Washington is also raising awareness that what was once an internet and finance niche has become mainstream and can no longer be ignored.
The total value of crypto assets peaked at $2.8 trillion last November; it is now below $1.3 trillion, according to CoinGecko. Surveys show that around 16% of American adults, or 40 million people, have invested in cryptocurrencies. Retirement account giant Fidelity Investments now offers crypto under a 401(k) plan. Sen. Cory Booker, D-New Jersey, has repeatedly pointed out that crypto is especially popular among black Americans, a community that has long been wary of Wall Street.
Additionally, crypto has permeated popular culture. Many Super Bowl ads touted crypto. Sports arenas are now named after crypto projects, and the Washington Nationals baseball team struck a sponsorship deal with Terra before it collapsed. Celebrities regularly use crypto on social media and YouTube personalities generate millions of views talking about the latest crypto idea.
Terra’s collapse was a bridge too far, it seems though.
On Tuesday, Sen. Kirsten Gillibrand, D-New York, and Sen. Cynthia Lummis, R-Wyoming, proposed a framework to begin regulating the industry, which would include giving the Commodity Futures Trading Commission full regulatory jurisdiction over cryptocurrencies such as bitcoin and rewrite the tax code to include crypto. This would also fully regulate stablecoins for the very first time.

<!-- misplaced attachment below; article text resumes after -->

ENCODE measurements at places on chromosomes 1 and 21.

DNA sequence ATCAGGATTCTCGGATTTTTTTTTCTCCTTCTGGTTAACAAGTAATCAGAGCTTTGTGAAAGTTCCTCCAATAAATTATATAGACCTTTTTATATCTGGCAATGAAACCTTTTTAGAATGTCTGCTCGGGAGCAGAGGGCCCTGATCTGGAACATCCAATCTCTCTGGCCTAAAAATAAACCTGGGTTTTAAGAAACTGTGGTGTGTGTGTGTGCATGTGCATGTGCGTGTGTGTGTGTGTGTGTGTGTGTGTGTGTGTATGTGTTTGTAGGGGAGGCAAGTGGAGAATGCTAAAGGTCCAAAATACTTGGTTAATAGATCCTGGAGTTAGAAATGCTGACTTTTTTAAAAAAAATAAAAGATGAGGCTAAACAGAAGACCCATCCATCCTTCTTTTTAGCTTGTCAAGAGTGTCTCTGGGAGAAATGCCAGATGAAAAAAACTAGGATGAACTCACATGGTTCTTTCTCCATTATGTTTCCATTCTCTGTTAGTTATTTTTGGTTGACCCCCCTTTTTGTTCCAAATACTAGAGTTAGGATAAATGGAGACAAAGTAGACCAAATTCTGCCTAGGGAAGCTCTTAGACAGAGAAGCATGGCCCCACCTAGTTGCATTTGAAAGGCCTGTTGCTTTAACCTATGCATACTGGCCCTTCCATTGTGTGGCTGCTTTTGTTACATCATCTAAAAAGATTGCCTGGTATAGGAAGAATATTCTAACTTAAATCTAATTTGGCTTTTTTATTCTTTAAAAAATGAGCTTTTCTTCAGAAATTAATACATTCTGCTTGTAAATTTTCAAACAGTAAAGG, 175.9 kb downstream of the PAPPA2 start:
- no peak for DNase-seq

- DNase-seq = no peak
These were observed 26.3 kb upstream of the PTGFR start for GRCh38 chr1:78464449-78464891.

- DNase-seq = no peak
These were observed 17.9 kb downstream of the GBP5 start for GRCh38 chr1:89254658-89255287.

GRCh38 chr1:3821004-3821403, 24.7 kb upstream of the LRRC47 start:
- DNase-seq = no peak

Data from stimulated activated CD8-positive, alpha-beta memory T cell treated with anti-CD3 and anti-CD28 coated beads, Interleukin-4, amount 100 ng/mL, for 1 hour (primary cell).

Plus, it looks like the cryptocurrency industry — with its libertarian leanings and deep skepticism of Washington — could also be on board.
“I think it’s a bit of a wake-up call. A lot of people were surprised by the failure of Terra,” said Perianne Boring, founder of the Chamber of Digital Commerce, one of the leading lobbyists for the cryptocurrency industry.
One idea Washington seems to be coalescing around is that entities that issue stablecoins — often used as a bridge between traditional finance and the crypto world — should be transparent about the assets that back them and be as liquid as any other. instrument playing a key role. in finance.
Sen. Pat Toomey, R-Pennsylvania, is circulating a separate bill that would require stablecoin providers to have a business license, restrict the types of assets they carry to support those stablecoins, as well as be routinely audited to ensure compliance.
Describing Terra as a “debacle,” Toomey said in an interview that Terra’s collapse made it even more important for Washington to build safeguards around stablecoins. Toomey is the top Republican on the Senate Banking Committee.
“It’s always difficult to get anything through the Senate, but there’s nothing politically polarizing about creating a statutory regime for stablecoins,” Toomey said.
After the collapse of Terra, there are two major stablecoins left: USD Coin issued by the company Circle and Tether, created by the Hong Kong-based company Bitfinex. Both hold durable assets to safeguard their value, but Bitfinex is less transparent about the assets it holds and is unaudited. There are also a host of smaller stablecoin issuers, which in the crypto world could become the latest hot item overnight.
“It’s not just urgent for Washington to step in, it’s urgent,” Jeremy Allaire, founder and CEO of Circle, said in an interview.
Hussein reported from Washington. Michael Liedtke in San Francisco contributed.